In 2020, property experts observed that there was a decrease in the number of residential sales owing to lockdowns imposed by the government. But demand for residential properties (low to medium) is expected to remain very high with existing supply outpaced by demand.
According to Tumisang Loeto, the Property Analyst at Vantage Properties, demand pressures are mainly coming from growth in the population, migration to urban areas, especially Gaborone while tightening of the economy triggered most occupiers to reduce their expenditures due to a decrease in household income.
Loeto views that the “work from home” trend, which has been growing since the onset of COVID-19, may trigger migrations to surrounding areas of the economic focal point that may ultimately just lead to re-distribution demand for housing. While that may be a good thing, the same cannot be said about commercial property in the form of office space.
The office sector has not been performing to its full potential over the last few years in Botswana. It has been characterised by oversupply of the floor space, particularity in CBDs. According to a report by Letlole La Rona, the office segment in Gaborone has experienced a flatline in rentals due to new office stock coming into the market, mainly in the new CBD.
Letlole found that one of the main drivers behind most developments within that node is purely due to a fulfilment of development covenants and not necessarily market forces. “This influx of space into the market has triggered market reversions upon lease renewals of most of the secondary stock, which in some instances has led to drastic rent reductions,” the property outfit said, adding that prime rentals continue to stagnate in the P105/m2 mark with yields hovering in the 7.5 percent region. The next tier in this segment continues to exhibit rentals ranging between P65/m2 and P75/m2.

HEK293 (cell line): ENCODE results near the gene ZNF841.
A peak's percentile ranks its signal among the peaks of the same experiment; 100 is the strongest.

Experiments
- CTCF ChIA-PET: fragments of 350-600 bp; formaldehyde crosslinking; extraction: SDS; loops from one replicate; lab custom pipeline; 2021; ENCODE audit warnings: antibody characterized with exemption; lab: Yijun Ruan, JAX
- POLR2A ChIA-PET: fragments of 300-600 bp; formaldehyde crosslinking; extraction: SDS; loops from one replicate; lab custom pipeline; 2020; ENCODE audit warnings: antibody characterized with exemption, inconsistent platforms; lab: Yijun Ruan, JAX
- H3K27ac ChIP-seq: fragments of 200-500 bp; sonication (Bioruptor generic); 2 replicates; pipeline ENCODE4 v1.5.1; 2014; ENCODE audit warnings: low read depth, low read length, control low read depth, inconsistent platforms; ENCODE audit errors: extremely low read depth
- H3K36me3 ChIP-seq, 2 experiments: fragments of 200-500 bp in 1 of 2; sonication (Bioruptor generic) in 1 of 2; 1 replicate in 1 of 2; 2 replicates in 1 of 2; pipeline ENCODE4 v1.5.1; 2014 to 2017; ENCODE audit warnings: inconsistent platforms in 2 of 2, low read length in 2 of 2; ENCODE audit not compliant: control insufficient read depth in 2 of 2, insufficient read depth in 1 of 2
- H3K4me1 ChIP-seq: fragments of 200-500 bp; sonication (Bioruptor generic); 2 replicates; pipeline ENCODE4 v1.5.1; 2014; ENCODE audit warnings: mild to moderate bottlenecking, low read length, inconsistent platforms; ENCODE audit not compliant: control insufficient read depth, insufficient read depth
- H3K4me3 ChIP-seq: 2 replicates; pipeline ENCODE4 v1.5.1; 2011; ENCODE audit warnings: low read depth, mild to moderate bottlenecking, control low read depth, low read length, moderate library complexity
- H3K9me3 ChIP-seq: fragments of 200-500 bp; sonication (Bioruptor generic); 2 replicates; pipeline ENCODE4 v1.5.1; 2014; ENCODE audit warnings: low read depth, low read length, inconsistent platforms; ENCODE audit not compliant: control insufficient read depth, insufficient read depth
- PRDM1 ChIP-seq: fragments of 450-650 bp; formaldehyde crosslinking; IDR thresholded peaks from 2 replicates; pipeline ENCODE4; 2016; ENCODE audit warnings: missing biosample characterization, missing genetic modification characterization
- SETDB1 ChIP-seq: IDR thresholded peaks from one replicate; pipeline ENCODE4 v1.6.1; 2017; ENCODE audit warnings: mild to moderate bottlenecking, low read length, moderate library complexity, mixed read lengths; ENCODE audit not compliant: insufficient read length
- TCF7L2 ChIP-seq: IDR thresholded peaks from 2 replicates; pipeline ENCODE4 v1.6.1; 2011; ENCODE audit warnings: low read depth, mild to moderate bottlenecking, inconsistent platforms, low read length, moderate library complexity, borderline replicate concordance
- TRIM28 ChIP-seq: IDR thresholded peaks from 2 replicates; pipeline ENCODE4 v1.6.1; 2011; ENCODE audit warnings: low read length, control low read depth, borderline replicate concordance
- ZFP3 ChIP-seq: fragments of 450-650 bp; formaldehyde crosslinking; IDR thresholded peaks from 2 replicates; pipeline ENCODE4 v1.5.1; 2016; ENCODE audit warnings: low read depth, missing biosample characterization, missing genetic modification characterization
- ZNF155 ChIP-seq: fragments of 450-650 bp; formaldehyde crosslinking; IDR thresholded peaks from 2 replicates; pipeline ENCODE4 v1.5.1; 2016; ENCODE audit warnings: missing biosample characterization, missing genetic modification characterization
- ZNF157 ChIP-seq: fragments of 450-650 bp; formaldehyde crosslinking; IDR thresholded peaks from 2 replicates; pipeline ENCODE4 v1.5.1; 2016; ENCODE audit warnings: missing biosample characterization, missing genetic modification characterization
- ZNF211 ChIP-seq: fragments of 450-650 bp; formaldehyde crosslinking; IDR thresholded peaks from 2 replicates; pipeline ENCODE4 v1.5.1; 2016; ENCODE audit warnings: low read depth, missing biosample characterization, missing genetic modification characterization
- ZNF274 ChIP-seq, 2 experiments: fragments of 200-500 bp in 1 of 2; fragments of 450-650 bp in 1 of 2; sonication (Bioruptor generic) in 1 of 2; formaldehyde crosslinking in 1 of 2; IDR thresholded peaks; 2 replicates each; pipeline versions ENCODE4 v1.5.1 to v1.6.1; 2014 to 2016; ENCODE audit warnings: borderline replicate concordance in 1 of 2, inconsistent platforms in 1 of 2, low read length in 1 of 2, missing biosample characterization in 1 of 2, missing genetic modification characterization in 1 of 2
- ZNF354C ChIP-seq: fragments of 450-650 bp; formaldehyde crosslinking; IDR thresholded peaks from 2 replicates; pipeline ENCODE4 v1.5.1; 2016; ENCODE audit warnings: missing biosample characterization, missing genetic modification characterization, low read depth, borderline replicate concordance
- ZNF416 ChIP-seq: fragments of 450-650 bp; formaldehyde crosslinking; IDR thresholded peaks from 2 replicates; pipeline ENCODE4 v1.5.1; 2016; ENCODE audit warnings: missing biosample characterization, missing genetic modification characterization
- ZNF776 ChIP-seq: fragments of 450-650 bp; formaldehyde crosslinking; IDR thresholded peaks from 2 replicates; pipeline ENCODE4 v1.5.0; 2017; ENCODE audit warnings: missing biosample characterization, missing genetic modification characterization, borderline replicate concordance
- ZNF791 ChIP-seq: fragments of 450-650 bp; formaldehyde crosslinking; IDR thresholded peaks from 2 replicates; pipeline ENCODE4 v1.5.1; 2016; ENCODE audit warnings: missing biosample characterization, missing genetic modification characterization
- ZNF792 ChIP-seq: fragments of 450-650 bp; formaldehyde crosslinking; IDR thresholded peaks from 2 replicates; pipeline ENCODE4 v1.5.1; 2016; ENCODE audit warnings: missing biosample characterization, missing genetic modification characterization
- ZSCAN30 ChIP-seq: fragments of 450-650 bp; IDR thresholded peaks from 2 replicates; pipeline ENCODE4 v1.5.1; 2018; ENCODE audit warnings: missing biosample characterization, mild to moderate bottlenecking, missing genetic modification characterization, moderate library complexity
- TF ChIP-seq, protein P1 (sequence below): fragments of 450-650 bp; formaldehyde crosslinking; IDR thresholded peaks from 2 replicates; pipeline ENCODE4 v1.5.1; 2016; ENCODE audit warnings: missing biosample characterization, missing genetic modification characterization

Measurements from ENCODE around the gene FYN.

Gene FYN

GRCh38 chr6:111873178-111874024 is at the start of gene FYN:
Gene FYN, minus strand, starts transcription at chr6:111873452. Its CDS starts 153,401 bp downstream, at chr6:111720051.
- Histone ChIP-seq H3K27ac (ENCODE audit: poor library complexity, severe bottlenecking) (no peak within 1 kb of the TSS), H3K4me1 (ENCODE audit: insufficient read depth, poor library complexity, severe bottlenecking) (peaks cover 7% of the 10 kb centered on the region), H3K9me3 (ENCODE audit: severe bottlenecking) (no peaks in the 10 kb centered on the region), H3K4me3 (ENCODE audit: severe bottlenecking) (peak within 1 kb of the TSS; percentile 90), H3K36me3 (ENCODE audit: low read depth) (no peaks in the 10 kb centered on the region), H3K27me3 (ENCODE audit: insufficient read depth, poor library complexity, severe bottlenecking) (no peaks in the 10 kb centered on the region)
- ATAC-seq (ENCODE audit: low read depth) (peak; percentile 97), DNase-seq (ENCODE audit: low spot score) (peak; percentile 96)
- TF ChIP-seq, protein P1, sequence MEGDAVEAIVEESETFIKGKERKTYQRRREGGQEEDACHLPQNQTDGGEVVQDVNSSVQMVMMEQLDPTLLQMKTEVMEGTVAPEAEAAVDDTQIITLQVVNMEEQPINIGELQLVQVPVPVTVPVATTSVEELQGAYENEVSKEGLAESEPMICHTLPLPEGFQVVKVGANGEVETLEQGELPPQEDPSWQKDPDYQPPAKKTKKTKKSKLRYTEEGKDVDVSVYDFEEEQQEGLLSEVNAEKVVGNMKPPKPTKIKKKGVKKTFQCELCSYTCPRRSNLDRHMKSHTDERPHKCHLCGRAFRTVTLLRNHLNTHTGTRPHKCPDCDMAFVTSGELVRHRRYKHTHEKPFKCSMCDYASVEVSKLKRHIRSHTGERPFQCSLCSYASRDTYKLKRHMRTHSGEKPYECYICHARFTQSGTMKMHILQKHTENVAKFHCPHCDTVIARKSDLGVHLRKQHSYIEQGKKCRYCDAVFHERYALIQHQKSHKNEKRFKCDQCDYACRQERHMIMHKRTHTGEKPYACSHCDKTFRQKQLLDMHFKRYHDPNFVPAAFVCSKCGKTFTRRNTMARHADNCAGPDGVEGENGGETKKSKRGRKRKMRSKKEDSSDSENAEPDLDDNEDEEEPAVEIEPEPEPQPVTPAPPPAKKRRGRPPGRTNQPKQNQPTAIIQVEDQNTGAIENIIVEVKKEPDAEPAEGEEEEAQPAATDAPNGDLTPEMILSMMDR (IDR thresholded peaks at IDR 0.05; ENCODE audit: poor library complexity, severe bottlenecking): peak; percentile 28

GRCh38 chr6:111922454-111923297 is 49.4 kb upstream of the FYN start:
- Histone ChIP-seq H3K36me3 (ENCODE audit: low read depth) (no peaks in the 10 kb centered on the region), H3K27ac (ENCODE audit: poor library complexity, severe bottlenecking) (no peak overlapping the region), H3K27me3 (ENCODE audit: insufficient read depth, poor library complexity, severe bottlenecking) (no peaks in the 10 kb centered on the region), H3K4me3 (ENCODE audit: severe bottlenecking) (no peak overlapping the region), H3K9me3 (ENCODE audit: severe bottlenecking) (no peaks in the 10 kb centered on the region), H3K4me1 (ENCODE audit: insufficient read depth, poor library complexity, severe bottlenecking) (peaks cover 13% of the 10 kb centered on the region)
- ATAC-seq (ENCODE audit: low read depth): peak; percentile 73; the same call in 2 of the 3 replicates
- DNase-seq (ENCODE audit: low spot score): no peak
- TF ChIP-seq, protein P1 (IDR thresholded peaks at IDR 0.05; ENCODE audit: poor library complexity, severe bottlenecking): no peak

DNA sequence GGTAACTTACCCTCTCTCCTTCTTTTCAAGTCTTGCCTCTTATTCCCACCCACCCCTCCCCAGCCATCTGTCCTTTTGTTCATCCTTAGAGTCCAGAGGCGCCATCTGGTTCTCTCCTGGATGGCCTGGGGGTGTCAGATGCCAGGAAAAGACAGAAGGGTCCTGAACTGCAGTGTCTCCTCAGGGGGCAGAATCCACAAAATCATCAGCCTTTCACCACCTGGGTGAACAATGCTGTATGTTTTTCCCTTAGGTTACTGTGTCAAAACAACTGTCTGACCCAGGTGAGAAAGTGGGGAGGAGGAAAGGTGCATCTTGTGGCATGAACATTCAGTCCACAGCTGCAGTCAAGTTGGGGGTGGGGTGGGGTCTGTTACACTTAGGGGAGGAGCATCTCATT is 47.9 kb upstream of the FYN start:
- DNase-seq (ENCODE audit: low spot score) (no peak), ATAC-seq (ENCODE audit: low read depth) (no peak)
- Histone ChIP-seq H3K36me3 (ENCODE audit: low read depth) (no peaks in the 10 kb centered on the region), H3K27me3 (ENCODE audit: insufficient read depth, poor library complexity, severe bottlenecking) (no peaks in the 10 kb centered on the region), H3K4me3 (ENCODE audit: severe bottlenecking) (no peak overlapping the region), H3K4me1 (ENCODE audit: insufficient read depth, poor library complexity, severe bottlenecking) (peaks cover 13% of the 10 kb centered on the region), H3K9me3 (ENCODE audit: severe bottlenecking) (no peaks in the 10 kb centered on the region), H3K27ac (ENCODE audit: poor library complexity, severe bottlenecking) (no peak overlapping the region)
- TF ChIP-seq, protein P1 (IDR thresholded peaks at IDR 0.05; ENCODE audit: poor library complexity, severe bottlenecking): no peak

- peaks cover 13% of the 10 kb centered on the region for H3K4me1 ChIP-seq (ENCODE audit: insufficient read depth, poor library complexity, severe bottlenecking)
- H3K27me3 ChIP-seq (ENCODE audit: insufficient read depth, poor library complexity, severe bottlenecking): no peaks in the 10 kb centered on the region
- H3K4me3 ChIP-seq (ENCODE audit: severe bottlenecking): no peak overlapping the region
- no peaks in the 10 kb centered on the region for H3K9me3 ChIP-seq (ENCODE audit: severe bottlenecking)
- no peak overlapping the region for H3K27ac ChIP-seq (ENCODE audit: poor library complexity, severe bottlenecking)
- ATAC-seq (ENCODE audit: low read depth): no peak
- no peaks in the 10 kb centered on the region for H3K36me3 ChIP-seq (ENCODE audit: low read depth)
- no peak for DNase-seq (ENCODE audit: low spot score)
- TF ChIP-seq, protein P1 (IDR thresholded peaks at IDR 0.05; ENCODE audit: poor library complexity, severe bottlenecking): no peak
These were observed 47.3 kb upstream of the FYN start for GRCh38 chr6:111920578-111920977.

Loeto points out that the current vacancy is about 5.2 percent and it is expected to increase going forward. She says the asking prices for office space reduced by 1.5 percent in 2019 and that the trend is likely to continue throughout 2021. “The current economic dynamic will put more strain on the office space,” says Loeto.
The increasing agenda of remote working has been adopted by various blue chip tenants and it is feared that they may be rethinking their office positions in the operating structure. This will further dampen the office space segment. “We expect the office space or the office market to be tenant-led in the short to medium term with growing pressure on the overall occupancy and rental levels as newly completed buildings with no significant committed tenants compete with existing stock,” Loeto says. “With more supply coming on stream and no immediate catalyst to boost the demand, the outlook remains cloudy.”
She feels that there is a need for investment activity in the office and other commercial related sectors which would ultimately drive demand. Essentially 2021 is expected to be a period of rental deflation and slowing escalation rates. “The expectation of national rising vacancy rates implies a period of further deflation and we expect rearrangement in the way office space lease agreements are structured, with tenants asking for shorter leases and more flexibility inspite of them being hopeful the market will recover,” Loeto explains.